Co-trimoxazole is the mixture of trimethoprim with sulfamethoxazole, with sulfamethoxazole 400 mg and trimethoprim 80 mg in ratio of 5:1.

Trimethoprim has a large volume of distribution, so its dose is decreased. It is quickly absorbed. Plasma protein binding of trimethoprim is also less than sulfamethoxazole.

Advantages of Using Co-Trimoxazole

  1. Bactericidal (Individual drugs are bacteriostatic)
  2. Wide antibacterial spectrum
  3. Increased efficacy
  4. Less dose of each drug
  5. Less incidence of toxicity
  6. Have same half life (TMP 11 hrs. SMZ 10 hrs.)
  7. Both inhibit the same metabolic pathway, so synergize each others effect.
  8. Decreased chances of resistance (because if bacterium is resistant to one drug, it will be sensitive to other)


Can be given orally or I/V. After oral administration absorption is good, peak plasma levels appear within 2 hours. Given I/V for infectious conditions.

Trimethoprim is a weak base with pH of 7 .2. It is found in bile, sputum, high concentration in CSF, also concentrates in acidic media of prostate and vagina.

Plasma protein binding of trimethoprim is 40-45% while that of sulfamethoxazole is 60%.

Volume of distribution of trimethoprim is 9 times more than sulfamethoxazole.

Most products are excreted in urine; traces of drug appear within 24 hours. Dose is adjusted as required (esp. in renal insufficiency).

Mechanism of Action

Anti bacterial spectrum

Combination has wider antibacterial spectrum.

  1. Gram positive
  2. Gram negative bacteria
  3. Some enterobacteria
  4. Shigella
  5. Salmonella Typhi and Para typhi
  6. Klebsiella Nocardia
  7. Pneumocystis Jiroveci
  8. Escherichia coli
  9. Serratia
  10. MRSA
  11. Staphylococcus aureus
  12. Staphylococcus epidemidis
  13. Proteus
  14. Brucella

Clinical Uses

  1. Respiratory infections:

Highly effective in:

  1. Chronic bronchitis
  2. Community acquired Pneumonia
  3. Otitis media in children
  4. Acute maxillary sinusitis
  5. Pneumocystis Jiroveci Pneumonia
  6. Non tuberculous mycobacterial infections –esp. AIDS
  7. Hemophilis influenzae
  8. Streptococcus Pneumoniae
  9. Moraxella Catarrhalis
  10. Klebsiella Pneumoniae


Has no activity in Pharyngitis

2. GIT Infections:

  1. Although amoxicillin is good, trimethoprim is highly effective in Shigellosis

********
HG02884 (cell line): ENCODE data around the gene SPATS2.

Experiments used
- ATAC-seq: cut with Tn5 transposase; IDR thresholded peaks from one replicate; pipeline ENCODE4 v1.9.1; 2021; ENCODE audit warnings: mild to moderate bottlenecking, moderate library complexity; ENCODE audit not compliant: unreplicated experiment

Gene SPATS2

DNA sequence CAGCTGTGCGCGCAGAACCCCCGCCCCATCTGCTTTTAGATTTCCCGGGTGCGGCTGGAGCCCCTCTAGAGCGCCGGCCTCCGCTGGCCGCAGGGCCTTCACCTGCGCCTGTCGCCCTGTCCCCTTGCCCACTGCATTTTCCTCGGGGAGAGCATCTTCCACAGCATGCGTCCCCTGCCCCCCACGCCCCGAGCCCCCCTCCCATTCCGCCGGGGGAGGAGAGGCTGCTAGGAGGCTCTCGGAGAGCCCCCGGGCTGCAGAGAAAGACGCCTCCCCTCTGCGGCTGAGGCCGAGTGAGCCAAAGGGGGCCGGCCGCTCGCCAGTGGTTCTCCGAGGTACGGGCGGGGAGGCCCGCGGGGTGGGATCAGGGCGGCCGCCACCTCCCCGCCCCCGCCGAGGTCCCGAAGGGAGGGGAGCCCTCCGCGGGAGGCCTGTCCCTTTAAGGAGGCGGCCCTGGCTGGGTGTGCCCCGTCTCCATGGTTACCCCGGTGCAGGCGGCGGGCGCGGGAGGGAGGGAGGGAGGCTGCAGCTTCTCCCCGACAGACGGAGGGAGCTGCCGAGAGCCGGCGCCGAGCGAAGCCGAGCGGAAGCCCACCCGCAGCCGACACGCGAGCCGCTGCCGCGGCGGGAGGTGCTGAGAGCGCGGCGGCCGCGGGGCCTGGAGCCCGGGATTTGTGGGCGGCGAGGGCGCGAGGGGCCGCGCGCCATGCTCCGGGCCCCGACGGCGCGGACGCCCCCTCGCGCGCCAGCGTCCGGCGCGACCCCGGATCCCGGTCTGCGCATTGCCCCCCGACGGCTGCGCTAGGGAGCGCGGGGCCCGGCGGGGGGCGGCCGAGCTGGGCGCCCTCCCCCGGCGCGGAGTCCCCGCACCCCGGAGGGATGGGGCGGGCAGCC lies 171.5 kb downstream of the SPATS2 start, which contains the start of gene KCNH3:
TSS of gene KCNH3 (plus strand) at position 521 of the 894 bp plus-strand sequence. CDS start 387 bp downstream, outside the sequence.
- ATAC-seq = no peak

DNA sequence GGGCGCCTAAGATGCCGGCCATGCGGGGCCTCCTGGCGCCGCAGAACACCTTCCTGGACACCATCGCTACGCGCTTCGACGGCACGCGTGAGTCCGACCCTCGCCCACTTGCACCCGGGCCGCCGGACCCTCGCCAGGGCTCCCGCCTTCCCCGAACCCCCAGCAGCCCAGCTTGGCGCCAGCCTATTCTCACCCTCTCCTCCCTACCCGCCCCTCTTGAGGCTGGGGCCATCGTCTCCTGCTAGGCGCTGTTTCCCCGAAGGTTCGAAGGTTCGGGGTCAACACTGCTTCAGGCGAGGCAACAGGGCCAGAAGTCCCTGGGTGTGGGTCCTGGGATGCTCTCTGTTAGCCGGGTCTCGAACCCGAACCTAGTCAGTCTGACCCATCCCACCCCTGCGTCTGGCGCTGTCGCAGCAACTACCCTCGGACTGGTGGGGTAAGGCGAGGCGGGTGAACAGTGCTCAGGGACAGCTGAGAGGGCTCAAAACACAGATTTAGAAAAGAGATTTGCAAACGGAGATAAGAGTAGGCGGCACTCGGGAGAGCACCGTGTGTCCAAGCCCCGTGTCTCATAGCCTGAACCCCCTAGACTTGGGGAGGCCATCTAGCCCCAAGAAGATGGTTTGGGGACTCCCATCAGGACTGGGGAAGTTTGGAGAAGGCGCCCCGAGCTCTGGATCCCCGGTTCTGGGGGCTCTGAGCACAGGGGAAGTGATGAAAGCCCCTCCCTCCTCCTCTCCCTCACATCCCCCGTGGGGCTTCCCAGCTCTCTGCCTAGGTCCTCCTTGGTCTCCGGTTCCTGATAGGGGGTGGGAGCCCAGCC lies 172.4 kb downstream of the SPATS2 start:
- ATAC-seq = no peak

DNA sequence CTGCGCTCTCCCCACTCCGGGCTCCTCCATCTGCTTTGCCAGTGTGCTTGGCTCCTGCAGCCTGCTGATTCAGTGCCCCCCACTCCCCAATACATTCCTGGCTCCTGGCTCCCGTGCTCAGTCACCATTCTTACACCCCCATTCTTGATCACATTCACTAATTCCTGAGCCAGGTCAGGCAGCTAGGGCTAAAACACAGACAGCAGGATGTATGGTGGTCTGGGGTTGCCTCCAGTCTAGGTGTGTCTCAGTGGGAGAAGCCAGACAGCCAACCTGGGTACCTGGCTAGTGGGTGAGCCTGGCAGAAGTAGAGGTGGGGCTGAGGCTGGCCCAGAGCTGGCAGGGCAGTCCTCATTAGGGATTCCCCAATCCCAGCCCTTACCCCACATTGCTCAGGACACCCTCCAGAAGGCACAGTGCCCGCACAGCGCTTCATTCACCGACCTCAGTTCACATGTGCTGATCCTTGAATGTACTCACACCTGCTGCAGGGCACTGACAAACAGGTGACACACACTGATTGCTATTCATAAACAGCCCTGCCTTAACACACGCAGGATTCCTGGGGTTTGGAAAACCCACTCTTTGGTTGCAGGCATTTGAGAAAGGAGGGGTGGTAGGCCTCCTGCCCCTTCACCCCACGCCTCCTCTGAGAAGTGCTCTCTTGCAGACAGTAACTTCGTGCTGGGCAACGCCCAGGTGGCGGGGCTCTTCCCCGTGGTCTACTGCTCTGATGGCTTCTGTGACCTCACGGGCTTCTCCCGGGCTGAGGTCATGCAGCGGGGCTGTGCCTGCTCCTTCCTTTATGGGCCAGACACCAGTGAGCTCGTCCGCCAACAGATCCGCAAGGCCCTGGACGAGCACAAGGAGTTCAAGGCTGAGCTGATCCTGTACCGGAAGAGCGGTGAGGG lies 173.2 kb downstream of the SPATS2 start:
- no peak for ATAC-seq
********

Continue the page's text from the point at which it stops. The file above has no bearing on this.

2. Typhoid Fever (SMX 800mg: TMP 160mg BD) (cephalosporin or ceftriaxone are 1st line for typhoid fever. Use as alternative
  3. Systemic Salmonella infection (Typhoid Fever) for Salmonella Typhae and Paratyphae, effective when used for prophylaxis given for 3 months

3. UTI:

  1. Said to be effective against uncomplicated and chronic & recurrent UTI. Given either 800 mg x 160 mg or small dose is administered for management of chronic recurrent UTI in 200 mg SMZ 40 mg TMP BD dose.
  2. As highly concentrated in acidic media effective in Prostatitis
  3. Acute Gonococcal Urethritis

Other drugs used in UTI include ampicillin, fluroquinolones, and in uncomplicated refractory cases even sulfonamides can be used.

  1. Brucellosis

Drug of choice is doxycycline, streptomycin and gentamicin.

Co-trimoxazole is used as alternative.


Also used in sensitive MRSA.

Intravenous Uses:

  1. I/V preparation is ideally used for Pneumocystis Pneumonia
  2. Gram negative bacterial sepsis
  3. Shigellosis
  4. Typhoid Fever
  5. UTI

I/V preparations are used when drugs cannot be given orally or patient is uncooperative.

Adverse Effects

As the main component is sulfonamide, all effects are also seen and include:

  1. Hematological

Trimethoprim –megaloblastic anemia, leukopenia, thrombocytopenia, granulocytopenia

Prevented by simultaneous administrations of folic acid 6 – 8 mg/D which does not enter bacteria for 3-6 weeks

2. Hypersensitivity reactions -rashes, fever, vasculitis

3. CNS effects –headache, depression, hallucinations

4. GIT disturbance – nausea, vomiting, glossitis & stomatitis.

5. HIV patients with Pneumocystis pneumonia or immune compromised show fever, rashes, leukopenia, diarrhea, elevation of hepatic aminotransferases, hyperkalemia, hyponatremia.

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The writer enjoys medical education and has special interest in community medicine.